Know your role. Does your organization have a structure for you?

Earlier this week, a good friend of mine and I were chatting about the way companies operate with respect to the people responsible for the marketing of the product. From what he said, it was remarkably like night and day in how an agency organizes its structure versus an organization in the client arena. With agencies, if you’re a creative, you’re dealing with the design and execution, but not the development. You don’t dare touch the development even if you know how to do it and the same holds true if you’re in account management or project management. Your role was constrained and you knew exactly what you had to do. No dabbling in programming, creating great design, or other non-position-related tasks. Everyone had their own specialty.

But from my experience working in the interactive arena, one person just can’t specialize. Everyone eventually wears more than one hat. From a marketing standpoint, the account manager may be called upon at times to do copywriting even though they aren’t as skilled as a full-time copywriter. But what if one does not exist? Someone needs to pick up the slack and carry on, correct? Well the same would hold true for creative. If the graphic designer staff is pre-occupied with other pressing matters, and YOU can do the work in a pseudo-decent way just long enough and then have the designers review your work, then what harm is that in there? Yes, it could seem that you’re trying to take away their roles and responsibilities, but it isn’t as if you’re going to move into their “territory” 100% of the time, but they could feel assured that they have a fall back on smaller projects you are capable of handling.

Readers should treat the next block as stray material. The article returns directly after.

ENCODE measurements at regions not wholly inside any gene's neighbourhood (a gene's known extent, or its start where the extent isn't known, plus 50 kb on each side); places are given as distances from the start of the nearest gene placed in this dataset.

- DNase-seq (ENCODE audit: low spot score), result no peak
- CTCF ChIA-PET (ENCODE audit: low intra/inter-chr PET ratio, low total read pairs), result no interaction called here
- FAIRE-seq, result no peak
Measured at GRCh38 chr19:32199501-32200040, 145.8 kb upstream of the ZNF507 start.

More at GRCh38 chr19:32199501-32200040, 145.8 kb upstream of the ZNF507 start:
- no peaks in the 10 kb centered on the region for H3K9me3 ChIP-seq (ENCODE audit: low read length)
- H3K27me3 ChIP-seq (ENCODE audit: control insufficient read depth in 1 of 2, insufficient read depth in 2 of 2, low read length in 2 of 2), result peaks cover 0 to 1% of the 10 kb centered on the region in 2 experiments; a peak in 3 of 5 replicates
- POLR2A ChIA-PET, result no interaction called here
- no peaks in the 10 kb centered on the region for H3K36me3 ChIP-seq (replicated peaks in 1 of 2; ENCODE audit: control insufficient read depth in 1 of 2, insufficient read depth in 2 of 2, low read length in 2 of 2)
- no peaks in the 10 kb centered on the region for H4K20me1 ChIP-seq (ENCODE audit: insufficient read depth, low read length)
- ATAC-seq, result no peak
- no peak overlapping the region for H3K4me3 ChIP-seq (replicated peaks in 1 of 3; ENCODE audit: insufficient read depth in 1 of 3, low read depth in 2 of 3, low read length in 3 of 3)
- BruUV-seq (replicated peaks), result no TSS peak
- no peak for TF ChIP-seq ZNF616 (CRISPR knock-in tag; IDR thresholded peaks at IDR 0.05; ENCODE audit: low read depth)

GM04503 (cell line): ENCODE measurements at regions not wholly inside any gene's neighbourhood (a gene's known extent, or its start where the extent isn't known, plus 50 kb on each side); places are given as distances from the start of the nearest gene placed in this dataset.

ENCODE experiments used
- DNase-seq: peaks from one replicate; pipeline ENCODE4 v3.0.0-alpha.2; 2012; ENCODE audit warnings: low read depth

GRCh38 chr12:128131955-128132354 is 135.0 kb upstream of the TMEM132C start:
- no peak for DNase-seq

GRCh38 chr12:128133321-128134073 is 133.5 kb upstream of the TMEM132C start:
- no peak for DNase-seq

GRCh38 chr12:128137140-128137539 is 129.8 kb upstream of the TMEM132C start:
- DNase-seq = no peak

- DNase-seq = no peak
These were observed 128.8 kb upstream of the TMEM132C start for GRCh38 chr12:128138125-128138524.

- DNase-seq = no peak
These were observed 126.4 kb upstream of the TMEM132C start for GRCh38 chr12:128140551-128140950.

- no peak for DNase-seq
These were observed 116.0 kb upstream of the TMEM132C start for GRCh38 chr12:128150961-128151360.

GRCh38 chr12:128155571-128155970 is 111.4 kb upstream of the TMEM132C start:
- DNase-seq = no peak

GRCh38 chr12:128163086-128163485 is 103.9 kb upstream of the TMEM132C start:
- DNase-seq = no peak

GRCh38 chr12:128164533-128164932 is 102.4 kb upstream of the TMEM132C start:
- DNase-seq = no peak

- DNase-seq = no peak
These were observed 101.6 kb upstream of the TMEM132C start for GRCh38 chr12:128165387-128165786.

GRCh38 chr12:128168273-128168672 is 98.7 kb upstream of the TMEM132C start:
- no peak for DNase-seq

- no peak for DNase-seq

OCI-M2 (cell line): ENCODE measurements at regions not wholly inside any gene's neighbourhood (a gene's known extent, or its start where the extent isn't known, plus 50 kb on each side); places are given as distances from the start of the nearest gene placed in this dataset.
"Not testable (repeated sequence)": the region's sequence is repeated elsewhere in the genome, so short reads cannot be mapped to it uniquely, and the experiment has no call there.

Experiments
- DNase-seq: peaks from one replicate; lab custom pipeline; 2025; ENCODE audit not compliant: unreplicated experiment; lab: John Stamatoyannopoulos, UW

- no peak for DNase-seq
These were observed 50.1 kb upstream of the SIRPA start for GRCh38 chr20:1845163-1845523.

Marketing is a fickle industry. You’re going to need someone to manage the project, copywrite, design, develop, review, approve, etc. and many times with the way the jobs are going, the people who manage a bunch of said tasks are often the same people. In the days of the Internet, marketing has evolved and often times, those that manage projects are exposed to design and possibly some development work so why not have them help you out? I’m not advocating that they be put into those situations full-time, but if an emergency arises, shouldn’t you consider putting them to task?

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Categorized as Marketing

By Ken Yeung

Ken Yeung is a journalist fascinated with the stories of the tech industry and internet culture. He's currently the Technology Editor at Flipboard, where he observes what's happening in the space while also identifying new topics of interest. In addition, he co-hosts the weekly internet show "The Created Economy," which focuses on what's happening to creators and influencers. Previously, he was a reporter for VentureBeat and The Next Web, covering tech startups, the industry's innovations and funding. Ken also has a newsletter you should also subscribe to called "Filed."